Dance cinema? Dance for camera? Dance for THE camera? Dance film? Videodance/Screendance?
What is it? And why does it have so many names?
These are just a few of the terms for an art form that can present a spectrum of theoretical and technical approaches and a variety of experiences for the viewer, but where dance and filmmaking integrate to form the primary vehicle of the work. While Sans Souci also exhibits multimedia performance work, here we’ll try to describe the works that make up the bulk of our screening events. These works could be called screendance, dance film, dance for camera, cinedans, videodance/videodança/vidéo-danse, choreocinema, or other similar terms, or may fall under the umbrellas of experimental film or video art. The International Journal of Screendance and the Oxford Handbook of Screendance Studies have adopted the term screendance, signaling its acceptance in academic publications. However, there are myriad names for this form, reflecting the cultural specificities of the places where it is produced. On the SSF Board, we have members hailing from Mexico, the US, the UK, and Brazil, who use or have used the terms video danza, dance film, screendance, and videodança.
These films are generally artistic shorts, independently made, where dance is the main event.
In order to be a screendance, a work must be:
- defined by choreographic intention in dancing or movement
- defined by camera work, cinematic form, and/or editing techniques
What kinds of dance cinema does Sans Souci screen?
While the bulk of our events are 60-to-90-minute screenings, individually curated for each venue, SSF is also proud to include live multimedia performances and installations from time to time. At our screenings you’ll always discover a variety of films, because we like to include something for everyone. In fact, we use the term “dance cinema” because we feel it is broad enough to encompass all of the forms mentioned above, plus multimedia live performance, dance documentaries, and even new forms we haven’t yet come to know and love.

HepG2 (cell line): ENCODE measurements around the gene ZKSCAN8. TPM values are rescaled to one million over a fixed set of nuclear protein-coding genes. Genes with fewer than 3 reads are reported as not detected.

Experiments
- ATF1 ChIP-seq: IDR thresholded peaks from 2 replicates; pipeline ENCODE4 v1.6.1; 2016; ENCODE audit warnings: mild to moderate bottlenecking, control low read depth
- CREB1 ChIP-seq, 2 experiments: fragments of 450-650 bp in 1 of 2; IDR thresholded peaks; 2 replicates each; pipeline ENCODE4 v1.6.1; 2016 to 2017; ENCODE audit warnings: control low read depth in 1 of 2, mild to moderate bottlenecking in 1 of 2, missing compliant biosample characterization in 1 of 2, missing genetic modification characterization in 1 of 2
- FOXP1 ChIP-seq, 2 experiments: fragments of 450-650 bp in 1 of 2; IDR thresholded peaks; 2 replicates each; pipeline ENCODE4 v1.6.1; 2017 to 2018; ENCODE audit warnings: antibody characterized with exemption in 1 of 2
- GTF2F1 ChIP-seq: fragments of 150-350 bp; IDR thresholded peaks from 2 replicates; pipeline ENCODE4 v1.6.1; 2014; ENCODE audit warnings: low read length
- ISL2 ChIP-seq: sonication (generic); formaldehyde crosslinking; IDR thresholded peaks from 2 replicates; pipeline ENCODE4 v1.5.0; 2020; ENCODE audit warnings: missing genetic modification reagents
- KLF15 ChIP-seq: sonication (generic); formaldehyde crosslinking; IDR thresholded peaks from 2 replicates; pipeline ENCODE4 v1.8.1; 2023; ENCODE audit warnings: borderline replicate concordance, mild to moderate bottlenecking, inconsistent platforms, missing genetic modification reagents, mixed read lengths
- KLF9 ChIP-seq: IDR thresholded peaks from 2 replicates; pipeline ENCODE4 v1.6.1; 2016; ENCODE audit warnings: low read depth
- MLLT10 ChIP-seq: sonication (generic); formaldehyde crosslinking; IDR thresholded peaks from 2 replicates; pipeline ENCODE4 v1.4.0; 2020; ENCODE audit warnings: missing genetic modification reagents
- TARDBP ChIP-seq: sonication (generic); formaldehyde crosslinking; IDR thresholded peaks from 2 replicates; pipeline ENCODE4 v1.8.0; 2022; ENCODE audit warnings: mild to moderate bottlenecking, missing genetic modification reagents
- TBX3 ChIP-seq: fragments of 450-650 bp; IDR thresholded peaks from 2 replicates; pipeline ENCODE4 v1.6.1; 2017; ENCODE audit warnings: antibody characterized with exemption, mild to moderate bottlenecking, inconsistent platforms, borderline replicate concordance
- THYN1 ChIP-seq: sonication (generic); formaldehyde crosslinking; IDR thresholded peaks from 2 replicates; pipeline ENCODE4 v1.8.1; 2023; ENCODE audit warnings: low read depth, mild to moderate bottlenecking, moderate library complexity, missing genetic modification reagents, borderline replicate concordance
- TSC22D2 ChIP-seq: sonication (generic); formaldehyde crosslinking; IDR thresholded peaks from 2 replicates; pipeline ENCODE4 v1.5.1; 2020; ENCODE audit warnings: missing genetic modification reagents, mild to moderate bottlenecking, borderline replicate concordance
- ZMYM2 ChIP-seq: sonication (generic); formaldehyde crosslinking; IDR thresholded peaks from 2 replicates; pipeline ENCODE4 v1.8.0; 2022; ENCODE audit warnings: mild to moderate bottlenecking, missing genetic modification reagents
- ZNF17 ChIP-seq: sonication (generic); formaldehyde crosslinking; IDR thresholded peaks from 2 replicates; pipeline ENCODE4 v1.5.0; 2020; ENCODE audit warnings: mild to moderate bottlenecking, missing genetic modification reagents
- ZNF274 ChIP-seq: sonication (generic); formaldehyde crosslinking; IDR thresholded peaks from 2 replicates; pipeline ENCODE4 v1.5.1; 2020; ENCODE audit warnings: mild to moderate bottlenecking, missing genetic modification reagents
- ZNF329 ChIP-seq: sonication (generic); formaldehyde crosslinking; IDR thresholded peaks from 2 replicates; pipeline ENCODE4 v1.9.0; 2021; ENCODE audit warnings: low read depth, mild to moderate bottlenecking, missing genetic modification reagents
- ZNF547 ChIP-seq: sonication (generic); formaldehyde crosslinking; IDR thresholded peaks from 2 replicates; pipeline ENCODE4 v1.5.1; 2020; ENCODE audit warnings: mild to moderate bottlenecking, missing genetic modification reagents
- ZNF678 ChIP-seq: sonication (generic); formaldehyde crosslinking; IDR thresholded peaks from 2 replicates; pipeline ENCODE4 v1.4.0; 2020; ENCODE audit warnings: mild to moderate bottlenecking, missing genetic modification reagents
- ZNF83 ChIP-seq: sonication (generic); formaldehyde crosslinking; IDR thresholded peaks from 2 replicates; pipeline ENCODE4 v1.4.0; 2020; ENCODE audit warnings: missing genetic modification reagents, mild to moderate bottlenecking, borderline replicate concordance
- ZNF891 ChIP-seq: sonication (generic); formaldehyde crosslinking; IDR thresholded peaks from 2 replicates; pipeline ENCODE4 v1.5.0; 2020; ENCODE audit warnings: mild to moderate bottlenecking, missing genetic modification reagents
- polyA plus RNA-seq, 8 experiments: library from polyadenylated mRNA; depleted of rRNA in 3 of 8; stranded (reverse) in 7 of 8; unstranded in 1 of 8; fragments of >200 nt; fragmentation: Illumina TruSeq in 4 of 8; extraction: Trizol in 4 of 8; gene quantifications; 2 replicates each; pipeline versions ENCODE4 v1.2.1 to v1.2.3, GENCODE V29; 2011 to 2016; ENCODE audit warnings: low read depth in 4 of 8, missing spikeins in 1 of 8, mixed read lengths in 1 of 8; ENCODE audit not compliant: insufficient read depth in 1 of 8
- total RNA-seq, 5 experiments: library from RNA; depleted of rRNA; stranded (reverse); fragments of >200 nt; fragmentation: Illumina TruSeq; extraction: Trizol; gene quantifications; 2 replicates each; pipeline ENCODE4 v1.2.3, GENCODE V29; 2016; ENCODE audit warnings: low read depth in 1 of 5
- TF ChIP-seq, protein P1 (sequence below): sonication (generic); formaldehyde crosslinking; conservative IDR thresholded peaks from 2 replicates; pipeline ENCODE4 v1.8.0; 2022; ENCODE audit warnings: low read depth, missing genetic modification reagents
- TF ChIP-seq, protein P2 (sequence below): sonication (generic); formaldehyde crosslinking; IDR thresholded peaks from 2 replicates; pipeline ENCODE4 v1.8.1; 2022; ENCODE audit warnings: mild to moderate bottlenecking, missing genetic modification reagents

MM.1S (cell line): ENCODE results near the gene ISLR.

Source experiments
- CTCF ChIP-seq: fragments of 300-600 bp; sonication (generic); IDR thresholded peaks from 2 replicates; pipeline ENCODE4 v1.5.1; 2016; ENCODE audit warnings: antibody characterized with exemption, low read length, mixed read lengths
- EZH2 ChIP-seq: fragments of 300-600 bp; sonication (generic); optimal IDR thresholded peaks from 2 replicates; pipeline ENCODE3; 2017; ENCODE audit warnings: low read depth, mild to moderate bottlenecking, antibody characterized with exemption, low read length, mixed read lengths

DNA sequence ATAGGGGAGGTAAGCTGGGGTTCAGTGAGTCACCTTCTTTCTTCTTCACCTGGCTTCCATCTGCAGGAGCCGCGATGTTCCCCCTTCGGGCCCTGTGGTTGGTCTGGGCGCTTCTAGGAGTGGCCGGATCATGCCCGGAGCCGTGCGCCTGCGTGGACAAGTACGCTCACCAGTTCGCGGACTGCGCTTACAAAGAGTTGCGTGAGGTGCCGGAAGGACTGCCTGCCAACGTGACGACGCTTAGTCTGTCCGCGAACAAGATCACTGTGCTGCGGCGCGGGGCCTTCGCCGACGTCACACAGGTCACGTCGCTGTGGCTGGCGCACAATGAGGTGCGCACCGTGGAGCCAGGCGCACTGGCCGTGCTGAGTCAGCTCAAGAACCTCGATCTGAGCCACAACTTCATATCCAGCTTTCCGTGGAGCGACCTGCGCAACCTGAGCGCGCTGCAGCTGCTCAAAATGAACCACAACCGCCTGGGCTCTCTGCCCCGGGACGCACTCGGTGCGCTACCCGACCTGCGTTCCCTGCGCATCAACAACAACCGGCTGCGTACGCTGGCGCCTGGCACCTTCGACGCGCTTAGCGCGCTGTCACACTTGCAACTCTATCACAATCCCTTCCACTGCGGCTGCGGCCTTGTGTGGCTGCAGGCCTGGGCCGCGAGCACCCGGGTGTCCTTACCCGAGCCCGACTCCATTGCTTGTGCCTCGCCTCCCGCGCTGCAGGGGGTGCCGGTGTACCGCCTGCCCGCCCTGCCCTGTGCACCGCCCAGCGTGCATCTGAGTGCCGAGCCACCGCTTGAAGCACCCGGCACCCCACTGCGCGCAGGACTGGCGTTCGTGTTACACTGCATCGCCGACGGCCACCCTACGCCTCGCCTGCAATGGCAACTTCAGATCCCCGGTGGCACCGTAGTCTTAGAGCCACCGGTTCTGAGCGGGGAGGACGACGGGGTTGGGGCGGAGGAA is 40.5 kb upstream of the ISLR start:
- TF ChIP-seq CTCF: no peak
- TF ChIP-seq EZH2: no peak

We’re interested in film and video works that integrate choreography and cinematography. In our dance film category, we’re not interested in documentations or recordings of dance on a stage or in a studio — cinematic elements must be an integral part of the entry. Likewise, we’re not interested in films that are mostly a narrative story with a few dance scenes here or there (think of your favorite film musical), because dance must be vital to the identity of the work.
In the Performance Documentation / Hybrid category, we’re looking for films that feature a creative or unusual method for documenting a live dance/movement performance, or films that began as a dance project for a stage, site-specific location, or other live performance, but were re-crafted into a film. We are interested in unique and creative approaches to documentation, and the use of cinematic elements in transforming the work from live performance into film/video art. Cinematic elements may include multiple or moving perspectives, editing techniques, etc. In this new category, we are NOT looking for a single still camera documentation of a performance.
Depending on whom you ask, music videos may or may not be considered screendance; we do screen music videos when the dancing is truly a central element of the piece. We also screen dance documentaries, as we’re interested in films that craft a new understanding of dance for our audiences. We also have a long history of screening the works of students and emerging artists.
Within these general guidelines, we love it all – choreographed or improvised, virtuosic or pedestrian movement, from the first time filmmaker to the seasoned professional, and from the most to least well known dance styles – we want to build an audience big enough for all kinds of dance cinema.
If you’ve never seen dance cinema before, you’re in for a treat — check out our last few highlight reels.